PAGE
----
Hyde Hall

Leader Head Project Underway

This fall Brian Chappell of Aurelius Restoration Services made significant new progress replicating the type of leader heads that once graced Hyde Hall.

Why are these leader heads worth laboring over?

A leader head is a kind of plenum that allows rain water from the gutters to gather in the box-like top section without backing up. Without the head or box section, water can only go into a narrow pipe and will back up during heavy downpours and run down the exterior walls. It will then soak into the mortar and limestone (yes, limestone is porous) where it will cause damage to both the exterior and interior of the entire wall.

Having already recreated and installed 4 large leader heads on the east façade, Brian has now crafted 2 smaller versions to be mounted on the right and left side of the Portico pediment. Recreating these leader heads and mounting them in the original 1820s holes drilled into the limestone exterior wall will help to alleviate the moisture issues at Hyde Hall, as they will efficiently direct water out of the gutters and into the downspouts that go into the ground and away from the house.

After considerable time spent finalizing the design of the smaller leader heads, in late November Brian installed them on either side of the Portico pediment. These two leader heads, like the four larger ones put up in June, 2019 on the Great House section of Hyde Hall’s east façade, are now functioning as planned.

All of the newly fashioned leader heads are constructed of copper, primed, and coated with the same Acrymax paint used to seal the roofs over the Great House so that they blend in with the roof and stone walls.

Our Hyde Hall team spent over 2 years researching correct styles for reconstructing the leader heads as we had no photos of the tin originals which likely rusted out and were taken down by the 1870s. Working with architects, architectural historians, antiques dealers, and others who provided images and artifacts for us to study and copy, we finally decided that we had come up with an historically appropriate and practical design. Our copper leader heads will be far more durable than the tin originals and should function well for many years. Along with Brian Chappell, members of Hyde Hall’s leader head team included Gib Vincent, Jonathan Maney, Carl Stearns, Jeremiah Rusconi, and Ed Polk Douglas.

In the spring Brian Chappell will create and install 6 more of the smaller leader heads in the Inner Courtyard to complete this project. Funds for this project came from private donors who recognized the need for reproducing as accurately as possible the elements of the drainage system that once worked well to protect Hyde Hall and keep it as dry as possible.


These images follow the progress of design and installation of a prototype leader head at Hyde Hall.  In spite of the weather a trial installation was made on November 29, 2018.  After evaluation, 5 further units will be installed on the east side of Hyde Hall to funnel water into the downspouts.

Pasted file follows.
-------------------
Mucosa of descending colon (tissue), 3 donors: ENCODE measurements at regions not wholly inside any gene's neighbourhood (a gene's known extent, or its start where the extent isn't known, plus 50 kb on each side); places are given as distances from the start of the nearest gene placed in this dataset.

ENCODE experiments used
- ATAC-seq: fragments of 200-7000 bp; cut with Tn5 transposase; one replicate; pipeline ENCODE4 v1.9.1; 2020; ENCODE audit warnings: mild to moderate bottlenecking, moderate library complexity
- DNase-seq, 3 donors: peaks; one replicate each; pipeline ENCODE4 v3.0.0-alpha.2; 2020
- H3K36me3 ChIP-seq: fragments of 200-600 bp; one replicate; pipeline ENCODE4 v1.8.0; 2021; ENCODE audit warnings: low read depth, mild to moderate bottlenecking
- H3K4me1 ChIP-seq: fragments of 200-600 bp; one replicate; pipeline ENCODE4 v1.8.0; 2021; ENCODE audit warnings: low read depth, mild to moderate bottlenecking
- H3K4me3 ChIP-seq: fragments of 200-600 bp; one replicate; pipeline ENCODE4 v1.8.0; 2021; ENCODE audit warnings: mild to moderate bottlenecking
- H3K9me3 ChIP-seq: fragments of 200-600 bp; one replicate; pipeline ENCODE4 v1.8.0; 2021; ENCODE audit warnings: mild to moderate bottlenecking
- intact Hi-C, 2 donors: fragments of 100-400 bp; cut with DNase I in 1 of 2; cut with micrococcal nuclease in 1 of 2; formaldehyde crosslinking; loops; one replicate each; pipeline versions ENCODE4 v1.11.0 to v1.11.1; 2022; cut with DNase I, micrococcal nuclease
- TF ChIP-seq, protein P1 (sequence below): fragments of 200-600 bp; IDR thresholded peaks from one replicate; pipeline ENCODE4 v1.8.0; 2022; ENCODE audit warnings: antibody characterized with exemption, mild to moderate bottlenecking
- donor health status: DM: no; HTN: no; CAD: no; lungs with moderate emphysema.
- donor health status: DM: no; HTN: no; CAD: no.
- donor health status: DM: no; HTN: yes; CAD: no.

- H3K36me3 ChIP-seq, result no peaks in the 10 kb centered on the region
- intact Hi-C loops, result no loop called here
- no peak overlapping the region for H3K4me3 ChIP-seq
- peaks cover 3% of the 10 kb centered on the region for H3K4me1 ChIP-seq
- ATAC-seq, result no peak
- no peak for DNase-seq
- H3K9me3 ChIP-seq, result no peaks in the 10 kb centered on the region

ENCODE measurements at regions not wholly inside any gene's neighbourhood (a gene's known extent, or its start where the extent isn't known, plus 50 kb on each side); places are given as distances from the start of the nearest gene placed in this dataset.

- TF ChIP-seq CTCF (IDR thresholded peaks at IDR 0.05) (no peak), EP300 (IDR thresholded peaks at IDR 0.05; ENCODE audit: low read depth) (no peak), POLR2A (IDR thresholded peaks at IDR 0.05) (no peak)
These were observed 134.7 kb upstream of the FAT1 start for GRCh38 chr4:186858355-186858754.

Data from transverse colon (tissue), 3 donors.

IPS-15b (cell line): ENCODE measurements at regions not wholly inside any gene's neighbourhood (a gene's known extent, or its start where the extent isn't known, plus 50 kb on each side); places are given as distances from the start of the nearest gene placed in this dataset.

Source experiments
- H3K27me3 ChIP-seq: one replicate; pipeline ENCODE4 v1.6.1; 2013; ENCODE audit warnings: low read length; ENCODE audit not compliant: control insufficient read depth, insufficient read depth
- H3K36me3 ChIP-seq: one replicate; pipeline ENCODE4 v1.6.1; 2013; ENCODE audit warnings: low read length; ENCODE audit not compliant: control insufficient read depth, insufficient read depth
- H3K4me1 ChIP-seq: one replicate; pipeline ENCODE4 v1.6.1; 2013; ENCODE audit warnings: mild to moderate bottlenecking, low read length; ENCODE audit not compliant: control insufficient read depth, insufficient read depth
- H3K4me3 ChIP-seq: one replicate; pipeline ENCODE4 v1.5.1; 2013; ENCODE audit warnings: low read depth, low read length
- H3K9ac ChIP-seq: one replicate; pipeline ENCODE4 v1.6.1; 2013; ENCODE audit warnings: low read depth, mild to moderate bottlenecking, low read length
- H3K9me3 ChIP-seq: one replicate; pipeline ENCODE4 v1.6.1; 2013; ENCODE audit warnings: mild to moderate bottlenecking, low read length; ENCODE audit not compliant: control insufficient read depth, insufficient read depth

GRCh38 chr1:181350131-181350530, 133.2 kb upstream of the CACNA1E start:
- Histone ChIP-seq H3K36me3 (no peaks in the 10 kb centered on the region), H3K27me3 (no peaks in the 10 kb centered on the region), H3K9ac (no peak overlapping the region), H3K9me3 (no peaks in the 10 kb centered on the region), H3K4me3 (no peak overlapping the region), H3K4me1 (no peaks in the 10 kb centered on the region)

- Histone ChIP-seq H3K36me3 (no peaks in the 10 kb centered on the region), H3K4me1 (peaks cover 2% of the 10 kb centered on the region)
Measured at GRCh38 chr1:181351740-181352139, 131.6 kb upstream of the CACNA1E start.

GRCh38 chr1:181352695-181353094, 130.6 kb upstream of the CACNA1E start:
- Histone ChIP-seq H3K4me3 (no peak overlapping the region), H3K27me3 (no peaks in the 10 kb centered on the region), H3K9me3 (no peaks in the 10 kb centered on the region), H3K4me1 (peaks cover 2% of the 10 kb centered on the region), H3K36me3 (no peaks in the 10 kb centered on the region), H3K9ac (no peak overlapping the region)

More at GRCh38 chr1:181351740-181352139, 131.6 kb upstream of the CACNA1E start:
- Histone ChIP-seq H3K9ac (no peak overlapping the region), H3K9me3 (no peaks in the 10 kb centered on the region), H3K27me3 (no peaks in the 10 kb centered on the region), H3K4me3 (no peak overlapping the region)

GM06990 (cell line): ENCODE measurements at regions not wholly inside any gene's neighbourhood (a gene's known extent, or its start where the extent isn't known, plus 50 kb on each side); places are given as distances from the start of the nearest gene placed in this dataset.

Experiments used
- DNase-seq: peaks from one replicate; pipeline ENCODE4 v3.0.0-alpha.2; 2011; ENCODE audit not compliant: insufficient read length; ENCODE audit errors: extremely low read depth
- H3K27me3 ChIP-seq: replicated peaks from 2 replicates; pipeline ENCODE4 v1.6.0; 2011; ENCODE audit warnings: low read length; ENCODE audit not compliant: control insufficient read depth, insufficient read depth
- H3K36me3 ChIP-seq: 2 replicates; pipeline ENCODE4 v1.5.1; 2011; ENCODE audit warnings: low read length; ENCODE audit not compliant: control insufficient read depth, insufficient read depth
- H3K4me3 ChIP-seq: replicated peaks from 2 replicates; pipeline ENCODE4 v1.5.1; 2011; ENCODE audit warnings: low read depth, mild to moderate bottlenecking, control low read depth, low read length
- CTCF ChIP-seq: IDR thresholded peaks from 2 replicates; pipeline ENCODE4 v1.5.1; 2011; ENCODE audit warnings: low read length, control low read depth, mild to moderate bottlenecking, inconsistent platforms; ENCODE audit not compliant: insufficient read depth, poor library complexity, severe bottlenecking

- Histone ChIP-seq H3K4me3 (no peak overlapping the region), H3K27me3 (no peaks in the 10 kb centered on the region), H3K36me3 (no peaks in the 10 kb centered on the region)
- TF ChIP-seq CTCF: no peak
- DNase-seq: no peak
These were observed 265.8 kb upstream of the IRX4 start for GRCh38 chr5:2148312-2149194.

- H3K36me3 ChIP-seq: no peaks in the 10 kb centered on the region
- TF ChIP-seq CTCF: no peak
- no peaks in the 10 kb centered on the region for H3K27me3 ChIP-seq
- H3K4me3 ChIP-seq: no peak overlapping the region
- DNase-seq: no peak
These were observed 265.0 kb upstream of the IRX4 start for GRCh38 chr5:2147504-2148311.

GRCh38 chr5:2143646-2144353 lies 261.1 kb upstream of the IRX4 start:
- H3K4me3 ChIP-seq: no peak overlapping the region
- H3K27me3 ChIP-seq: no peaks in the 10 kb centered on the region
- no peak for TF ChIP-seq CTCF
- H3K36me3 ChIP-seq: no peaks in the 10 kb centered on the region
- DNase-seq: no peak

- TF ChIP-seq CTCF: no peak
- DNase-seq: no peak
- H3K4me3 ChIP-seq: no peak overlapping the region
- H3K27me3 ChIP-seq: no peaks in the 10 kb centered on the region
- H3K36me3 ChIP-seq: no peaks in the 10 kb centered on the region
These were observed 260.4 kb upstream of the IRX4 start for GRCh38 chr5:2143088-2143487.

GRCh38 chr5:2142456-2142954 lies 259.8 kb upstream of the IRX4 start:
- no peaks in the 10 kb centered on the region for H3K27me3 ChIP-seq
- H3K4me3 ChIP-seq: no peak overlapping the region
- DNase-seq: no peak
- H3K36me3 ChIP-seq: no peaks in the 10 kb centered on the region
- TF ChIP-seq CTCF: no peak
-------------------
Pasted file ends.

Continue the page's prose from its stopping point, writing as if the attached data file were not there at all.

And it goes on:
New Images Added on 12/18/19!

Click any image to open in carousel view.

Pictured below is Brian Chappell, Aurelius Restoration Services, Cayuga, New York

Kitchen Restoration Update – Jan 2018

The first step in restoring the brick kitchen is removing the heavily damaged late nineteenth century brick floor.  We are investigating what lies beneath before rebuilding the flooring.



Pickaxes and sledge hammers.


Much work to be done.



Not yet ready…for prime time or for laundry!


Lightweight building materials…note the chisel marks on the bottom of the stone sink.


It’s very cold!  And the work must go on…








Dining Room Carpet


Last spring, after artist Lori Wilson (Wilson Decorative Solutions, New Berlin, NY) restored the Dining Room walls to their marbleized 1833 appearance, we were ready to install the reproduction Brussels carpet designed by David Hunt of the Vermont Custom Rug Company. Woven on the looms of the Langhorne Carpet Company in Penndel, Penn., the highly figured Brussels carpet is an exact copy of the 1833 dining room carpet ordered by George Clarke. Closely examining original pieces of carpet that had survived on two ottomans still in our collections, David was able to precisely copy the colors and patterns that made up its body and border. With its installation in late October, Hyde Hall now boasts another great rarity in American house museums: a completely authentic copy of a carpet that once graced this elegant room. Next step: the restoration of the red, worsted wool figured damask curtains that will complete the transformation of our historic American dining room in the best French and English taste.

From Hyde Hall – Fall 2017 Newsletter

Staffmember Susan Yard Monroe Plays the Forte Piano

Beethoven’s Moonlight Sonata played on the Hyde Hall Forte Piano.

Created in Albany between 1830 and 1832, the Osborne & King forte piano is
now playable again thanks to a grant from Douglas Kent. Several new bronze strings
ordered from London replaced ones that had broken, and with a fresh tuning
the piano sounds remarkably well and resonant in the environs of the Drawing Room.

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